Nafas started in Berlin with the exhibition of works by the artists:
Lida Abdul (Afghanistan/USA)
From 10 November 2006 to 7 January 2007, Nafas is on display at the ifa Gallery Stuttgart. Afterwards the exhibition will travel to several other countries until 2008. In cooperation with the partners of the respective exhibition venues, the group of participating artists will be expanded according to the spatial and logistical conditions.
Accompanying events will take place at all exhibition venues for the exchange of ideas and opinions on practical, conceptual, and theoretical aspects of art practice, the international art system and its mechanisms, and other issues. This online magazine will prepare, follow up, and document the communication process, and enable those people to participate who are interested but unable to attend in person.
Idea and concept were developed by Pat Binder and Gerhard Haupt. Together with the Institute for Foreign Cultural Relations (ifa), they are the editors of the online magazine "Contemporary Art from the Islamic World" and responsible for its realization.
Nafas is a metaphor for the focus and broad outline of the project. In Arabic, Farsi, Urdu, Malay, and Indonesian, nafas is understood essentially as breath or breathing. A variation of similar origins is the Turkish nefes. The word appears in many combinations and nuances, usually with quite positive connotations. Nafas can be used in the sense of a "second wind", i.e., being able to endure difficulties, or in the sense of a refreshing breeze that soothes torment. When someone carries out specific activities especially well, for example excellent cooking, it is said that he or she has nafas-talent: a particular way, a personal style. Sometimes nafas is associated with the meaning of "freedom", for example in Sufism, a mystical current of Islam. The root of the word is nafs, which means "self" or "soul" in Arabic and which is regarded as the dynamic power breathed into a person’s body at the beginning of life.
For in all the overarching aspects at the base of the idea of such an exhibition, the principle issue is to access individual artistic positions, this meaning not only the immediate experience of art, but also the mediation of personal, cultural, social, and other contexts. Maybe this should be a matter of course in all art exhibitions, but it seems worth explicit mention in this case. All too often, the expression used here as a conceptual tie, "the Islamic world", arouses stereotypical ideas that fail to correspond in any way with the complex reality and stand in the way of a non-prejudiced encounter with art.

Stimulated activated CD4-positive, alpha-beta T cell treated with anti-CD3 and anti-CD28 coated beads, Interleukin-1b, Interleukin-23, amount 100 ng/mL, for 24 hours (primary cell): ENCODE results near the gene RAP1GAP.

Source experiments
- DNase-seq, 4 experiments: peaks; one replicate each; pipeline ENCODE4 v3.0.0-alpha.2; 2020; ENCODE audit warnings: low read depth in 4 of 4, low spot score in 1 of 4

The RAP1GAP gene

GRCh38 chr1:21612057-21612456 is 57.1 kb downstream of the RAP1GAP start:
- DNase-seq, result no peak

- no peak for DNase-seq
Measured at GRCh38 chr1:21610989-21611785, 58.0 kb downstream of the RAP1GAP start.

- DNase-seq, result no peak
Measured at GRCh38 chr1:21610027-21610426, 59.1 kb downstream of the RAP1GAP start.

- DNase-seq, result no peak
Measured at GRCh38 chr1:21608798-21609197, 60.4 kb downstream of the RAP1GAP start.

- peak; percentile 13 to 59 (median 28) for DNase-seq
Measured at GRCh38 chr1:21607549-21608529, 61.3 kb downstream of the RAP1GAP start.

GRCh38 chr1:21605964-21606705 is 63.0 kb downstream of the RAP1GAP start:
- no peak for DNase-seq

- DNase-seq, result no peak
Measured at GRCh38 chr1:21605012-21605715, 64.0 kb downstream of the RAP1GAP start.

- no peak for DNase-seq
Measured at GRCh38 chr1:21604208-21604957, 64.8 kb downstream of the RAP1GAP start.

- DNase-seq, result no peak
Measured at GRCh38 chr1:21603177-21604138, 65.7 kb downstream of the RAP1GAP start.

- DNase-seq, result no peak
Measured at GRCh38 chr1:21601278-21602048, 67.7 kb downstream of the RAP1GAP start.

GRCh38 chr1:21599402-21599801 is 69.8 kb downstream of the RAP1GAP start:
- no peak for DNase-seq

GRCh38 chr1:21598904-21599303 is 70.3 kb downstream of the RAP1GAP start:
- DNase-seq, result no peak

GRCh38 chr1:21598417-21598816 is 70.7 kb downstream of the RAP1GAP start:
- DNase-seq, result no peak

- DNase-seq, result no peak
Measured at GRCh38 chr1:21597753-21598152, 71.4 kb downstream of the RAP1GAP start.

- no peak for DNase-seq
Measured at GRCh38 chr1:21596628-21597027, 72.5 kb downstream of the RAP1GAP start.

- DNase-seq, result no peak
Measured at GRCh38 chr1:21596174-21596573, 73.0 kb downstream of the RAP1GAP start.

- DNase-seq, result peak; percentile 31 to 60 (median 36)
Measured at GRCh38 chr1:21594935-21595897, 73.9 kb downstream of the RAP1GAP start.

To find this phrasing in the subtitle of Nafas may seem problematical for its suggestion of a unifying view of the countries and regions with Muslim majorities, which this project aims to counteract. For even though both the "West" and the "Islamic world" are extremely heterogeneous and anything but monolithic entities, the general perception is that there is a conflict between two antagonistic blocs or civilizations bearing these labels that goes back very far in history and is fueled again and again on both sides. In connection with the Nafas project, we use the term "Islamic world" and "Muslim world" to address and contradict the terms as they are widely understood today. Commonly accepted ideas are confronted with artworks hard to fit into the usual clichés and created by artists, Muslims or not, who locate their cultural home or essential sources of reference for artistic production in Islamic countries and regions. In this respect also, the Nafas project is conceptually linked to the online magazine "Contemporary Art from the Islamic World".
In the exhibition, the contents of the magazine are accessible via small computer terminals. They enable the viewer to access more details on the works and artists presented; beyond that, they draw attention to colleagues who are working in a similar direction, but not featured in the exhibition. As most generally the case of contemporary art, the artworks in Nafas are strongly context dependent. The sensual experience of the work of art is supplemented by an information level, providing useful and conducive access to the personal, social, cultural, political, and spiritual constellations behind it.
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